Scarlet Nexus is a new JRPG from Bandai Namco and it’s a very good one. In my Scarlet Nexus review, I talked about the engaging combat and the characters, both of which led to many enjoyable hours. As I wound down from the review, I had some time to think back on my time with the game.
I came to the conclusion that part of what I loved about Scarlet Nexus was how straightforward it is. The game tells you how to use its mechanics, introduces its cast of characters, and then tells you a story while letting you beat up some baddies. There’s no turn-based combat to bore you — I realize I might burn at the stake for saying that — and the plot doesn’t require your utmost attention to sift through obscure references.
Many JRPGs get trapped in complexity for complexity’s sake. From gargantuan rosters of characters to obscure references to previous entries in a series, some of these games can be quite overwhelming, especially if you struggle with attention issues. Not to mention that some are needlessly long-winded — I can think of a few that take over 60 hours alone, not to mention sequels.
And for those of you who enjoy these games, more power to you. They certainly have interesting stories to tell, relatable characters, and impressive worldbuilding that rivals a lot of Western fiction. But you cannot deny that many games of this nature are also serious time investments and some are slow burns before the action really picks up.
Unfortunately, this can turn off a lot of people to this genre. Some players don’t have the time, energy, or willpower to sit through an hours-long prologue before anything starts happening. For example, I had to put down Trails of Cold Steel because after 30 hours, it still really hadn’t gotten going.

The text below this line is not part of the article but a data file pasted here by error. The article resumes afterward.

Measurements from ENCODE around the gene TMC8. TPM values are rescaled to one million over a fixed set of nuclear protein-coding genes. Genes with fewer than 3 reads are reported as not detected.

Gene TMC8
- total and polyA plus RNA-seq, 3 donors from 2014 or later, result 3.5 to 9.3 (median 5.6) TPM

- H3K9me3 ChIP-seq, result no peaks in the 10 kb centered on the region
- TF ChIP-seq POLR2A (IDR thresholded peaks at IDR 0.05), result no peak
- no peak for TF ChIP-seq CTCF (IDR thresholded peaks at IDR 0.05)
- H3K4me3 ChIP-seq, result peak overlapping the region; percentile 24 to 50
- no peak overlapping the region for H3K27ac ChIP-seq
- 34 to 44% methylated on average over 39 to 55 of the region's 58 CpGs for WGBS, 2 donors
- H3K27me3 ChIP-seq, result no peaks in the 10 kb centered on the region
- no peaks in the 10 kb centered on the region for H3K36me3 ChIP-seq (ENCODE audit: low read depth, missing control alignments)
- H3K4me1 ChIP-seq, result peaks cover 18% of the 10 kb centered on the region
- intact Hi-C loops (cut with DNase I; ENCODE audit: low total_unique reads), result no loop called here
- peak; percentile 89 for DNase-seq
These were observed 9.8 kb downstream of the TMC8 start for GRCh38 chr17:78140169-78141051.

Scarlet Nexus, meanwhile, enthralled me for the entirety of the campaign. I couldn’t wait to see what would happen next, and I was excited for the combat sequences because, unlike many turn-based games, I wasn’t bored by a core part of the game.
Scarlet Nexus doesn’t dance around the bush. It tells you what’s going on and leaves you to power through bad guys to get to the next piece of dialogue. This game shows how a developer can tell a JRPG-quality story without making it convoluted. I love deep lore and rich worlds to immerse myself in, but I know that I have a limit before my brain checks out and I move on.
Scarlet Nexus and Nier Replicant are two recent examples of JRPGs that give you the tools to succeed and then focus on telling a story (partially through the game mechanics themselves). You don’t need to understand the political machinations or delve deep into the history of the world to enjoy what’s going on. There’s enough depth there to keep you interested with some breadcrumbs to help you sort out what’s actually going on. And then the game leaves you to create your own head cannon about events in the past.
We all have our own preferences when it comes to what stories we like. The traditional JRPG as we know it has fervent fans. However, I find it refreshing seeing a game like Scarlet Nexus bring a lot of the genre’s core strengths to a different stage. It’s a fantastic JRPG for long-time fans and for newcomers, and I think many of you out there will enjoy its candid delivery.